• Purple Mizuna:  See the single leaf in the middle of the board, with spoon for sizing.  My latest trial and I dunno?  I was thinking it was too little leaf surface to use up space under the lights and it’s skeletal shape is a bit off-putting, but it has the nicest peppery flavor.  It made my last egg salad sandwich quite elegant.
  • Spinner with Red Sails and Simpson’s Elite Lettuce
  • Majoram:  I got the nicest tasting marjoram plant at Lyman Estate’s herb sale this spring; normally I would let it die this winter but it’s SO good that I started cuttings under the light.  They weren’t happy; I’ve lost all but one; it’s more stem than leaves and I keep cutting it back without improvement.  But if I can just string this one plant along until next season, the genetics are there.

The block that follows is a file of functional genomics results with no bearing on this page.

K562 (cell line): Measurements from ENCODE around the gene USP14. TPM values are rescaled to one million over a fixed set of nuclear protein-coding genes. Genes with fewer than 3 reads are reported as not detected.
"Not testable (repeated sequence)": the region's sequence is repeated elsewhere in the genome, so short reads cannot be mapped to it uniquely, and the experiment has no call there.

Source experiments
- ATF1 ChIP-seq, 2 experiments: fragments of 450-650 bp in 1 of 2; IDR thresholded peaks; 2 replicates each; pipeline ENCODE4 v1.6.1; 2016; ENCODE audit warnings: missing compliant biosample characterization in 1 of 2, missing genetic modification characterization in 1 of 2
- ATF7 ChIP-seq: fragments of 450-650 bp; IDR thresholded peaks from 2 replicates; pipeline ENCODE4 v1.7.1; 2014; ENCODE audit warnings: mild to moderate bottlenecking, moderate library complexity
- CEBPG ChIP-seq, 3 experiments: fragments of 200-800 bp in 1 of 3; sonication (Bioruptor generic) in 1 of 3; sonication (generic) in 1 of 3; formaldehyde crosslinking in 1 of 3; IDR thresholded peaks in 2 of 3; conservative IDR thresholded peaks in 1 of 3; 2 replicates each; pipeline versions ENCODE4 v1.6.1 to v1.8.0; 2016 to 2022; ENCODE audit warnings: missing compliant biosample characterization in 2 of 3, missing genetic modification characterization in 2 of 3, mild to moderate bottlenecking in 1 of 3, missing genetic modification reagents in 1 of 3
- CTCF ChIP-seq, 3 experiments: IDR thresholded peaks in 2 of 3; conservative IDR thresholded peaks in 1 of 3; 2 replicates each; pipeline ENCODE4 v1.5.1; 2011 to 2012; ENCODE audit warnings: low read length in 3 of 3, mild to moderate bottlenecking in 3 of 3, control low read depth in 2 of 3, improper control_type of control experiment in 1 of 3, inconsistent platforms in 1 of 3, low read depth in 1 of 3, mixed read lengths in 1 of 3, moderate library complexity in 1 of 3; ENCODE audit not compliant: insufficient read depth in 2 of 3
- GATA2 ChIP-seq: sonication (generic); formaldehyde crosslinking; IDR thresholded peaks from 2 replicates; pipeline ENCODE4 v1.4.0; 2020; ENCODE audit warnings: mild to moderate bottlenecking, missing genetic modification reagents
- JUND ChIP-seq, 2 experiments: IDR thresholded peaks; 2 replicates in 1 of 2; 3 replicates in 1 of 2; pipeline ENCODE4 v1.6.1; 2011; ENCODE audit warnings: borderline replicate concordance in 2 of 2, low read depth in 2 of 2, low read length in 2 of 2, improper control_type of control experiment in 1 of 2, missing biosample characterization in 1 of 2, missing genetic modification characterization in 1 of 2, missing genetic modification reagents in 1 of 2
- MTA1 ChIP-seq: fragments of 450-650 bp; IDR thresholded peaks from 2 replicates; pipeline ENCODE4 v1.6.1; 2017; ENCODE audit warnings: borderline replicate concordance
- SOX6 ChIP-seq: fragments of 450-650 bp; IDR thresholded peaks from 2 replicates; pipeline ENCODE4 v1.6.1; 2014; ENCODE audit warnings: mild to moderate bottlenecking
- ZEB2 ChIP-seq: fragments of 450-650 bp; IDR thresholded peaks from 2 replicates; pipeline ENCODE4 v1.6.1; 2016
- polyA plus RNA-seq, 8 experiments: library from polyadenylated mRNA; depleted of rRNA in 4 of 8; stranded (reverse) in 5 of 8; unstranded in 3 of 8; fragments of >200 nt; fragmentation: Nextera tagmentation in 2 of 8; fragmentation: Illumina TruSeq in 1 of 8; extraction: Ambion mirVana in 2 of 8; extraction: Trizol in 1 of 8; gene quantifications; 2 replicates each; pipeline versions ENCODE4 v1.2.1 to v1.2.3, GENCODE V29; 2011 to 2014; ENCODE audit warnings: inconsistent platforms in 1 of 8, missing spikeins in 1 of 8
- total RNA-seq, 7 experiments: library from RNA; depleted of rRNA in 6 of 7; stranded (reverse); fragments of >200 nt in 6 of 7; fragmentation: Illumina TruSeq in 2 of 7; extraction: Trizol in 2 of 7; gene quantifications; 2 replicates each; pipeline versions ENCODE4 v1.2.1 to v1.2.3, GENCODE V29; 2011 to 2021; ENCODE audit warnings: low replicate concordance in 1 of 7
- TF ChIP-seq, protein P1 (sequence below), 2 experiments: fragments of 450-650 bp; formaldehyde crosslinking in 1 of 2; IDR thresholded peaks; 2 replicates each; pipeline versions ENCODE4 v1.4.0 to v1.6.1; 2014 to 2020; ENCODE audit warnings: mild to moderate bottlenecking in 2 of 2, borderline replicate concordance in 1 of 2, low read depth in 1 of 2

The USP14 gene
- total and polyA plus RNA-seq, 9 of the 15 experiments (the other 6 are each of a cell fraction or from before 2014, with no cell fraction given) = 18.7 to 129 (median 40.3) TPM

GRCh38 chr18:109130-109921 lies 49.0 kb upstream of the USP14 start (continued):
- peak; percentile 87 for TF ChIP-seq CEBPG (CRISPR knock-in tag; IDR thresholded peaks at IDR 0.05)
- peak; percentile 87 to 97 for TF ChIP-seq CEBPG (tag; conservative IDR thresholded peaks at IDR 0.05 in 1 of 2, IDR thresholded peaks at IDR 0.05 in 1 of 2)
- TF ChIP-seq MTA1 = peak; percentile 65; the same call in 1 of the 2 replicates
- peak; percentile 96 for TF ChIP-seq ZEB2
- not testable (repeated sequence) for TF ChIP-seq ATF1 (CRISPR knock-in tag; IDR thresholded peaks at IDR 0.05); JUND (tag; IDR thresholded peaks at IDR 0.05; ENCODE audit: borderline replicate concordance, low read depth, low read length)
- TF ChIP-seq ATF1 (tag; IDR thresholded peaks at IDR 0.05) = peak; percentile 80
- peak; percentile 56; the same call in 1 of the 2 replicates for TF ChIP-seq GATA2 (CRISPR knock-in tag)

LED harvest
LED harvest

Total harvest this year so far has been about 12 oz.  Very fresh and pretty; organic, too.  The organic fertilizer that I’m using is based on fish pooh and kelp.  Sundays, when I fertilize, are smelly.  And I’ve learned from experience to only mix what I need.  It gets truly abominable when it sits.  It’s interesting that a few days after fertilizing, most of the smell is gone, well-metabolized by the fast growing plants.

 

Ferns

A friend of mine who lives in the Midwest mentioned a garden seminar on ferns.  It reminded me of how I used to think they were exotic, when I also lived in the Midwest.  Now that I’m in New England, I find that they can also be invasive.  I inherited a few varieties from previous owners so I don’t know what they are.  If anyone can identify them from the pictures, I’d love to hear about it.